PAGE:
Keep Reading: How to Be a Good Mom While Going Through a Divorce
Setting Co-Parenting Boundaries
Some boundaries are extremely obvious. Don’t bad mouth your Ex in front of the child, and don’t use the children as a way to correspond between the two of you. Duh. But there are several other co-parenting boundaries to set that will make your life a LOT easier.
Tip #4 – Don’t get involved in your Ex’s personal life
Obvious. But also really hard to do. Your ex might start dating a hundred people a month, and even introduce your kids to them. You will want to get involved and tell them it’s not appropriate. But you can’t.
It’s part of learning to give up control. You have to trust that your Ex will care for your child. And maybe they won’t do everything you approve of, especially with their new personal life, but you can not get involved. Period.
By trying to control what your Ex does with the kids, just makes you look jealous and controlling.
So don’t start hating on the new girl, and don’t try to tell your Ex when YOU think it’s OK for her to meet the kids. That’s not your decision. Stay out of your Ex’s personal life so that they can stay out of yours.
Tip #5 – Be Consistent
Kids thrive on consistency. It’s why we set bedtimes and keep the same schedule with meals and naps and baths. And even as they get older, school and sports and nighttime routines make kids feel safe and secure.
All of a sudden, their life is flipped around when their parents split up. It doesn’t take a genius to realize how hard this can be on kids. So it shouldn’t be a surprise that keeping a consistent schedule is an absolute MUST when trying to co-parent.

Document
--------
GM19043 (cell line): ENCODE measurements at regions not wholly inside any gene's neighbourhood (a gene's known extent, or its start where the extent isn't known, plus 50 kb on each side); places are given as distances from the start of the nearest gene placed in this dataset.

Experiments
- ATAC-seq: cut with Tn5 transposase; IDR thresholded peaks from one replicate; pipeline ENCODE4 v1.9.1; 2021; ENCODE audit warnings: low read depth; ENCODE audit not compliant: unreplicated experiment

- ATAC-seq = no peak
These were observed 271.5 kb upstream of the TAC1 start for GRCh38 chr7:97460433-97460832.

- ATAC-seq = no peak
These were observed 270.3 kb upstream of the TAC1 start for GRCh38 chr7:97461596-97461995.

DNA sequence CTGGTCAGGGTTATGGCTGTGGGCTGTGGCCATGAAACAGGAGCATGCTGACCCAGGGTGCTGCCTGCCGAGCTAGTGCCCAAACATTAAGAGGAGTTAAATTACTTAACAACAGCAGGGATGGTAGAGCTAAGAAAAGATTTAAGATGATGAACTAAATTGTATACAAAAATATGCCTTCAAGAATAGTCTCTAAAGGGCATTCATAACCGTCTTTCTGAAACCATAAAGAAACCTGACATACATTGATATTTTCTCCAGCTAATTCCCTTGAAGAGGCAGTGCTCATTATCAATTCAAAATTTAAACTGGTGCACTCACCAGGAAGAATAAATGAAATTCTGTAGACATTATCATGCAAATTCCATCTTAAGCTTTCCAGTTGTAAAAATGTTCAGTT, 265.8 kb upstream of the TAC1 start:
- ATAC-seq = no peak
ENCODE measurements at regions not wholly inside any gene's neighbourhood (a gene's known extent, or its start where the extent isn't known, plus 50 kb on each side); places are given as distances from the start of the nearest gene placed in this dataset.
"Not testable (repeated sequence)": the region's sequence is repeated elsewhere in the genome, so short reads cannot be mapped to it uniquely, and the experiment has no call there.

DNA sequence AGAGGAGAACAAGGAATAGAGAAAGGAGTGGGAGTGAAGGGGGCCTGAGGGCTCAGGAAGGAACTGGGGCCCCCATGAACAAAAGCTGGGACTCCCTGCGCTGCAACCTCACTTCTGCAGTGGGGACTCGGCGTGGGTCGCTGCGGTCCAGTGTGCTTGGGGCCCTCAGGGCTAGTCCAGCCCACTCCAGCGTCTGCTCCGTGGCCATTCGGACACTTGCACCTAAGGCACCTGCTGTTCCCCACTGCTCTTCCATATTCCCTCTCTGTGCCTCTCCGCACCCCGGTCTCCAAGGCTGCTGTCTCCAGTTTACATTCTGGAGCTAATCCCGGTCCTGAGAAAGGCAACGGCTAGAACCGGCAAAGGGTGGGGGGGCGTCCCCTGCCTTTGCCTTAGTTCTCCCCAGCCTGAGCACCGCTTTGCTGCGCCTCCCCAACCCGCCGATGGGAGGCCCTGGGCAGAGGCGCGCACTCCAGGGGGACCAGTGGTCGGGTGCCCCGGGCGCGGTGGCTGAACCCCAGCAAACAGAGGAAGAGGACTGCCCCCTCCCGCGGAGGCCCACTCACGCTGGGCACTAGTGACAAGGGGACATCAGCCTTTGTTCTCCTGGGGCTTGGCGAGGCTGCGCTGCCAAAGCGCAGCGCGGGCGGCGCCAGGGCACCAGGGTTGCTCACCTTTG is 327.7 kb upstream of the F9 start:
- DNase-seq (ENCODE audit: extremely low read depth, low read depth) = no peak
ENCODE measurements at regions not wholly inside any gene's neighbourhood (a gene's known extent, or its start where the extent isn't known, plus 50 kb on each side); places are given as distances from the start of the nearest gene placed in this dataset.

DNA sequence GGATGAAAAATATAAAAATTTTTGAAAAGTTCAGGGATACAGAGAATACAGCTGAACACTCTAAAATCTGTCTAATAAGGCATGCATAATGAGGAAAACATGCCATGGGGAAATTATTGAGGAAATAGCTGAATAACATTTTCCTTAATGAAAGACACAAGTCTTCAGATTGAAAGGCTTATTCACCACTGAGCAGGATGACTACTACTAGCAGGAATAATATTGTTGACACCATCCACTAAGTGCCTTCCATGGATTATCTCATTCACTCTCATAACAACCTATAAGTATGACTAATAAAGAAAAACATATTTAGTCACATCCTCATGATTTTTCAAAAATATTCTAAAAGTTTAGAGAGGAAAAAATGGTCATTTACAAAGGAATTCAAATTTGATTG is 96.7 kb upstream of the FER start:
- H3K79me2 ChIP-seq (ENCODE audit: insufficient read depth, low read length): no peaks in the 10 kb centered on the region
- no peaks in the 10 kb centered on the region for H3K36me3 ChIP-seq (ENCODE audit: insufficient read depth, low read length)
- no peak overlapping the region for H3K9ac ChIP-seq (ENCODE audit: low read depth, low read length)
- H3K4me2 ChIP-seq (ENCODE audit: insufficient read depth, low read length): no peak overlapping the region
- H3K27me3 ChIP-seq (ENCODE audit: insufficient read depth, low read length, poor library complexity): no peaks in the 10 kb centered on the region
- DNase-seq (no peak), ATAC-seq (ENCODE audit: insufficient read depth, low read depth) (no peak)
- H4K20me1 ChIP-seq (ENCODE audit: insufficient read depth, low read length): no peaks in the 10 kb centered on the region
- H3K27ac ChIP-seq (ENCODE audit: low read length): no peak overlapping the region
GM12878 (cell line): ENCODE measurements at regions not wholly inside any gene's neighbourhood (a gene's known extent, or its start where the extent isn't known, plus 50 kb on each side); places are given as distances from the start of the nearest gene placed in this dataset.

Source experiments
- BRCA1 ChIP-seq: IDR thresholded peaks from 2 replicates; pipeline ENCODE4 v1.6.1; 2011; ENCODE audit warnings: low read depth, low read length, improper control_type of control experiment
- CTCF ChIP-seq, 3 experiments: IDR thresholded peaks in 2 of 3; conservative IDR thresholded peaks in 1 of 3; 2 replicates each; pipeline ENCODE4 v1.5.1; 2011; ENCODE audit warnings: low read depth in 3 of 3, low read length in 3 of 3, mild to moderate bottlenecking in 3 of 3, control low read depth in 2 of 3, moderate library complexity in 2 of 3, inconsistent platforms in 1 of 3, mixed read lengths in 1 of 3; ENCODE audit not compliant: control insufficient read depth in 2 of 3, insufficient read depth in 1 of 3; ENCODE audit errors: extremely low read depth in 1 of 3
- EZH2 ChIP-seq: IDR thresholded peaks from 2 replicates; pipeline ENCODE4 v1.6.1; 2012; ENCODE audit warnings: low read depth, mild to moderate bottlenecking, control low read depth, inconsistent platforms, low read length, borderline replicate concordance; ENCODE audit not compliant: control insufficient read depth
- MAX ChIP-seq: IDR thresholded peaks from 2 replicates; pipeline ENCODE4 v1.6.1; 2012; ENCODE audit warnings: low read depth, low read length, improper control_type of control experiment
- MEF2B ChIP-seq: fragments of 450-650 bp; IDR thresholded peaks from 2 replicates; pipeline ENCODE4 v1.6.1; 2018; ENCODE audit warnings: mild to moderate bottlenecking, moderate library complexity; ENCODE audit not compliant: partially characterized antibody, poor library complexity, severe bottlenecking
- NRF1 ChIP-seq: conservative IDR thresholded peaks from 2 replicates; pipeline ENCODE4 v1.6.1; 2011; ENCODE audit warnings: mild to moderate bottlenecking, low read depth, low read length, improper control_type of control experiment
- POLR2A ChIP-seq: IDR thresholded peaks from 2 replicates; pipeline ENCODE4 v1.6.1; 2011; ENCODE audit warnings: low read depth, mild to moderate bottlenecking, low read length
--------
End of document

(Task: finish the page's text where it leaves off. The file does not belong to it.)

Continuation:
So whether its set by the courts or decided between the two of you, try to set a schedule that works for EVERYONE and stick to it. Even if Dad starts dating someone new, or Mom moves 5 times in a year.
Keep the kid’s schedule consistent! (It also leads to a lot less fighting between the adults when a schedule is set and everyone sticks to it)
Tip #6 – Don’t answer every text or phone call
If things start to get heated, STOP RESPONDING. Not only is it super easy to let emotions get out of control through phone calls or text messages, but it’s also an easy way for your Ex to keep you responding to them. Just like with kids…even bad attention is still attention.
Keep most of your communication to emails. Emails are more thought out and can be kept as a record in case someone disagrees about something in the future. They can also be kept as a record to be used in court. Which means everyone is usually on their best behavior in them.
Tip # 7 – Never Withhold Contact From the child
If the other parent isn’t paying child support, or not showing up on time for their visitation, or not allowing the child to contact you when they have them… don’t withhold contact!
It’ll seem super unfair. But when you keep in mind what’s best for the kids, you know deep down that you have to allow their basic needs to be met, and that includes being able to talk to the other parent when they need to.
You might hear it over time, that kids will understand one day what you did for them. It may not seem like it for many years, and it may be hard to always be the “good guy”, but trust me when I tell you… it WILL pay off one day. One day your kids will know who did what for them, and who didn’t. Don’t ever give them a reason to think badly of you.
Tip #8 – Always keep your Ex updated
I know exactly what you are thinking. “It’s not my job to keep them updated! They should find out that information on their own. I have to!” Just keep in mind, you are not doing it to make your ex’s life easier. You are doing it to so your Ex shows up and stays involved. So your kid can see both parents still as an active part of their lives.
And like everything else, they will be able to figure out who did what. And they will be grateful for everything you did, fair or not. So it might burn inside to help your ex out when they don’t deserve it. But it’ll feel so dang good when your kids realize what you did for THEM.